FG Mulls over Specialised Team to Prosecute Perpetrators of Crimes against Journalists

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Wale Igbintade

The federal government has revealed that it is processing a request by Media Rights Agenda (MRA) for the establishment of a specialised team of prosecutors to facilitate effective investigation and prosecution of perpetrators of crimes against journalists and other media workers.

This was revealed in a letter written by the Special Assistant to President Muhammadu Buhari on Media and Public Relations, Dr. Umar Jibrilu Gwandu’, addressed to MRA’s Executive Director, Mr. Edetaen Ojo,

A statement issued by MRA Communications Officer, Idowu Adewale stated that Gwandu, wrote the letter on behalf of the Attorney-General of the Federation and Minister of Justice, Mr. Abubakar Malami.

MRA had written to the federal government on October 26, 2021, ahead of the International Day to End Impunity for Crimes against Journalists (IDEI) on November 2, and had called on the government to establish a team of specialised prosecutors.

According to MRA, this would among other things, position Nigeria to, “fulfill its international treaty obligations under a number of regional and international instruments, most notably Principle 20 of the Declaration of Principles on Freedom of Expression and Access to Information in Africa, adopted in November 2019 by the African Commission on Human and Peoples’ Rights pursuant to the African Charter on Human and Peoples’ Rights, to which Nigeria is a State Party.”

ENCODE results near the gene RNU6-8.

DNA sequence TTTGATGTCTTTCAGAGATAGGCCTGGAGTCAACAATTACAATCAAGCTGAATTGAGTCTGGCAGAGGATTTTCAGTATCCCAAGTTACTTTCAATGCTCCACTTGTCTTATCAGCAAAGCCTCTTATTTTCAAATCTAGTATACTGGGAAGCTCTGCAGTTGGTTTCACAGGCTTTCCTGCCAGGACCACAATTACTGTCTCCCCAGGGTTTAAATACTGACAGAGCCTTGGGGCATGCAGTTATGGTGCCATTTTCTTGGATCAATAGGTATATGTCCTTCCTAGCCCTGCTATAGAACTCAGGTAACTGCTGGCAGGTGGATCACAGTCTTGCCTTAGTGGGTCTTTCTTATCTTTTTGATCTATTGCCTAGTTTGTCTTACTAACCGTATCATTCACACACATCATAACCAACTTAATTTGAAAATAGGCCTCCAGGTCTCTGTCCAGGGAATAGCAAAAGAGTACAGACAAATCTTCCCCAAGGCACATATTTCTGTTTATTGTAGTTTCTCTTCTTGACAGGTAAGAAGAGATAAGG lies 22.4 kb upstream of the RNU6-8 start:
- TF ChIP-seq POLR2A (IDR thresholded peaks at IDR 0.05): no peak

Acknowledging that the government received MRA’s letter on the issue, “with great appreciation,” Gwandu said it was gratifying that, “professional bodies, pundits, youth and non-partisan organisations are objectively and dispassionately taking into account of the outstanding professional acumen and wealth of experience brought to bear in the transformation of the Federal Ministry of Justice by Mr. Malami.”

In its October 26, 2021 letter to the government, the MRA had expressed concern that, “despite the numerous cases of attacks against journalists in Nigeria in the last few decades, including many of them killed, no one has ever been charged with any crime for such attacks and nobody has ever been punished.”

The organisation said the situation was reflecting negatively on thegovernment and signals a wrong message to perpetrators that they can attack or even kill journalists and that there will be no adverse consequences for the perpetrators.

It noted that as a regional power and leader, it was critical for Nigeria to demonstrate moral leadership by living up to the commitments it had made, particularly in the African context, by respecting and abiding by such regional standards and instruments.

The MRA cited Principle 20 of the Declaration of Principles on Freedom of Expression and Access to Information in Africa, titled: “Safety of journalists and other media practitioners,” saying it imposes an obligation on State Parties to the African Charter, including Nigeria, to guarantee the safety of journalists and other media practitioners.

The declaration also provides, among other things, that, “states shall take measures to prevent attacks on journalists and other media practitioners, including murder, extra-judicial killing, torture and other forms of ill-treatment, arbitrary arrest, and detention, enforced disappearance, kidnapping, intimidation, threats and unlawful surveillance undertaken by State and non-state actors.”